The Ruataniwha dam has the go-head with enough farmers signed up to allow the project to progress.
This was always going to be a challenge to get the required water-user uptake over the line.
A 35-year contract with provision for farm succession is a daunting new way of farming.
Despite plenty of reasons not to take part in the scheme, 196 farms were signed up at the end of April.
Project will bring jobs and prosperity to the region.
Immediately, the announcement dispelled certain commentary leading up to the decision. One was the Central Hawke's Bay (CHB) landscape was going to convert to a sea of dairy cows.
Well, slightly over-exaggerated, as just one of the 196 farms will be a new dairy conversion. Unfortunately, Greenpeace didn't get the right memo.
A few days later, they were burning diesel around Wellington transporting tonnes of dairy effluent (to the wrong government building) to protest about dairy cows in CHB.
With regards to farmer sign-up, we have had plenty of people, anything but experienced farmers or farm consultants, offer advice on how we can farm more profitability.
Economics 101 must have an intense section on farming because we have had a barrage of claims that Ruataniwha irrigation farmers will go broke.
This claim was backed by many opposition groups as a reason why the dam wouldn't proceed: there simply wouldn't be enough signed water contracts.
Yet there are 196 farms with signed contracts who obviously disagree.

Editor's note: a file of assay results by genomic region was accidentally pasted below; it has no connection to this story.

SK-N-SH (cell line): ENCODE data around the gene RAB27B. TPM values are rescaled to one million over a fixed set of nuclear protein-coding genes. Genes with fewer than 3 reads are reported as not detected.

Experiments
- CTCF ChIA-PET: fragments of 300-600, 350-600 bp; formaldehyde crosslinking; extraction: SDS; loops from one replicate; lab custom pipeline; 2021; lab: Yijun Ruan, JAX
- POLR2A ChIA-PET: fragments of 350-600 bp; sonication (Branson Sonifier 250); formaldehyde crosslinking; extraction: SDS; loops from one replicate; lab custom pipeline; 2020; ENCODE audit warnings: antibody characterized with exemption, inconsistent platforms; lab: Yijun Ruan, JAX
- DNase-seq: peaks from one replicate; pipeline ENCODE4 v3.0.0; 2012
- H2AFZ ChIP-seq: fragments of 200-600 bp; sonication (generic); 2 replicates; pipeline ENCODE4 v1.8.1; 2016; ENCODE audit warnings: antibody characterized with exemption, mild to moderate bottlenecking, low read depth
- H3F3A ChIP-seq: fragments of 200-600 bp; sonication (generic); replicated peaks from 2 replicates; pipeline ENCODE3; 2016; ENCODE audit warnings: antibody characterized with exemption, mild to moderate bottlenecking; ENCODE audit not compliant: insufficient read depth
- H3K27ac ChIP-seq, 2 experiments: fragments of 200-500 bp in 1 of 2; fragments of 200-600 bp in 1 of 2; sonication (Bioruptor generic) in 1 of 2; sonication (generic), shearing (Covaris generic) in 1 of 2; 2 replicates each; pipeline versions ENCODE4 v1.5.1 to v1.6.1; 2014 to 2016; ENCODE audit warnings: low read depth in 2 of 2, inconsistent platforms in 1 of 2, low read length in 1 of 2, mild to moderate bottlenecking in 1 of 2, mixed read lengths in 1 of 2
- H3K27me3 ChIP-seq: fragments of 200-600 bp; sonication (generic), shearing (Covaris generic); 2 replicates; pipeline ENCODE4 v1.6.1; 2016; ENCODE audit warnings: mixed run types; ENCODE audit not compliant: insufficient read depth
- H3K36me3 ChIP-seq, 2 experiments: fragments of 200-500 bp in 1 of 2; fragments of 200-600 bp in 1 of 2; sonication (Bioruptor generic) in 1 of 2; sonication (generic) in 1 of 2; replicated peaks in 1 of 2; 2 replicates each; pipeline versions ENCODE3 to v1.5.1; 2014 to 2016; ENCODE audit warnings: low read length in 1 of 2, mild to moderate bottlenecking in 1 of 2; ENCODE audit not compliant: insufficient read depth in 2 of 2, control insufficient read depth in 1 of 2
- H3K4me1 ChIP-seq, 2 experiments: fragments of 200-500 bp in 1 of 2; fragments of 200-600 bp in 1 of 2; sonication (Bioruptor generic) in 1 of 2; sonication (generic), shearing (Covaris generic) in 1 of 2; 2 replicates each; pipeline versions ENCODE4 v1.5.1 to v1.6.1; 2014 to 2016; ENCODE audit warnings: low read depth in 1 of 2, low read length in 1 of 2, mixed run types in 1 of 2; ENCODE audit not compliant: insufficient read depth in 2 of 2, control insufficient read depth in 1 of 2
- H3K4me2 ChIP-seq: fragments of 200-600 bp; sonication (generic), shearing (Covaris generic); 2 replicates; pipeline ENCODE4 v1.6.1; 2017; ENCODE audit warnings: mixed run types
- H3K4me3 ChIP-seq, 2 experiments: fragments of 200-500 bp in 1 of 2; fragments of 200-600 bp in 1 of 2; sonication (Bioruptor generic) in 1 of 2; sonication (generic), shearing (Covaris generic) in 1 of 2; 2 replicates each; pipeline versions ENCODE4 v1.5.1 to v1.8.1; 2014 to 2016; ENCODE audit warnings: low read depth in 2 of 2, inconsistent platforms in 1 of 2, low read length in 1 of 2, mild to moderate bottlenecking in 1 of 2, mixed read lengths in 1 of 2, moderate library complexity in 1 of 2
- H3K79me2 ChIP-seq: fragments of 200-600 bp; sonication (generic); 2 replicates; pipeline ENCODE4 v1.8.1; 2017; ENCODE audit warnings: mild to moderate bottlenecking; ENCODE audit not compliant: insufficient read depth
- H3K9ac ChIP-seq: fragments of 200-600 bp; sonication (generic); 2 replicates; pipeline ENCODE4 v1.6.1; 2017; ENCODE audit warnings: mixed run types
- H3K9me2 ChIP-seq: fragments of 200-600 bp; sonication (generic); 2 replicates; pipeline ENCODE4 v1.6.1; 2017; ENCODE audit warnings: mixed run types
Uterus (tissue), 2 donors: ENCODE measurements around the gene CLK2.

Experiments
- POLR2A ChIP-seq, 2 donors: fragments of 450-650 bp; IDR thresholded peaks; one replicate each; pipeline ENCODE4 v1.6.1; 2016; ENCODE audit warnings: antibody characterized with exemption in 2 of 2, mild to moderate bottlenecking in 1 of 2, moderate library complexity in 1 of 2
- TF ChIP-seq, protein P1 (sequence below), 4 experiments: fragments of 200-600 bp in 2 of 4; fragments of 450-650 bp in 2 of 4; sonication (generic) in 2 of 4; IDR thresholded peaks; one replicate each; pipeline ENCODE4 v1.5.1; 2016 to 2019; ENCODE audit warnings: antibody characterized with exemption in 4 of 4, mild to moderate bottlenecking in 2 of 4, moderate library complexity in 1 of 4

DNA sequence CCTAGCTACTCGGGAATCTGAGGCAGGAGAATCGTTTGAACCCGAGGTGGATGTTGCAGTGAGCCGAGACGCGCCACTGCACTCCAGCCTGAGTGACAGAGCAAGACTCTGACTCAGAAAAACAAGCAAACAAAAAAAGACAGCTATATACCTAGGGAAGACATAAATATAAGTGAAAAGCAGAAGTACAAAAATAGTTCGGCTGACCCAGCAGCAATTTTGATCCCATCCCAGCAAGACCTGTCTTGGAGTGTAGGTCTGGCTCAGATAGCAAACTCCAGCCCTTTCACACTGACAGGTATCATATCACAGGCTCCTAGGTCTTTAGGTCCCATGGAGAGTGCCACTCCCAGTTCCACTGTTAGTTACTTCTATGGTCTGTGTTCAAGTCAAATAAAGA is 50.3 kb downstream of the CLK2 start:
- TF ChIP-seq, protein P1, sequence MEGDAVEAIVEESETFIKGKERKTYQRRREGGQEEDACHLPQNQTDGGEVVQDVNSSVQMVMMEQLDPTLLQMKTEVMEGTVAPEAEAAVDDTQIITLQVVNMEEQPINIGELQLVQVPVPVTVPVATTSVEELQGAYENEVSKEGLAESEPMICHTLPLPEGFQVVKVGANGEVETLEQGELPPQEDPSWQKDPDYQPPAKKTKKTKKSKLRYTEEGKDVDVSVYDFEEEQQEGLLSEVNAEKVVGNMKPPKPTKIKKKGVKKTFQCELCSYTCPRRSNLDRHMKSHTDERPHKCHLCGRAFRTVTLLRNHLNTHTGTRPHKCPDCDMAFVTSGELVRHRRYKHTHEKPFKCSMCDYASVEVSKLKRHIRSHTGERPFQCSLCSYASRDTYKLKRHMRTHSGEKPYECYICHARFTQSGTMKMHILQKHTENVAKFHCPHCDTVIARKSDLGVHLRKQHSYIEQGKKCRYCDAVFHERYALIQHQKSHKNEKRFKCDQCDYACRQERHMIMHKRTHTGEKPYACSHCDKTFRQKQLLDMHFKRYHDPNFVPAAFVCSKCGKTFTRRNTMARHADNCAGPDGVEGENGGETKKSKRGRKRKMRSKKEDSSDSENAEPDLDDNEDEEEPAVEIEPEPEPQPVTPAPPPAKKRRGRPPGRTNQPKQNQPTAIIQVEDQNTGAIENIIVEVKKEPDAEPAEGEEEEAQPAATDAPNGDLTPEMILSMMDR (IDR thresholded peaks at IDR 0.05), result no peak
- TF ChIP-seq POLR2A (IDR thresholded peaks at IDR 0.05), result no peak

It has been most surprising then to see that Councillor Hewitt has been accused of a conflict of interest as she owns land within the dam footprint - and she therefore stands to gain.
Hopefully you can understand my confusion. So the irrigation water will be too dear and farmers will lose money. But in the meantime land values will go up?
As each step of the process of the Ruataniwha dam has progressed, it has been a disturbing experience watching those opposing the scheme take a certain stance to suit their argument at the time, changing tack when they lose one step but move on to the next.
The Ruataniwha dam needs to go ahead. CHB will yield way more produce than it does now. All of Hawke's Bay will be provided with more jobs to grow, transport, process and sell.
That will spell prosperity which means choices for the region's residents in upgrading infrastructure, including roading and services.
In the meantime Tukituki Plan change 6 is under way and the catchment area will enjoy improved environmental outcomes.
What's there to oppose?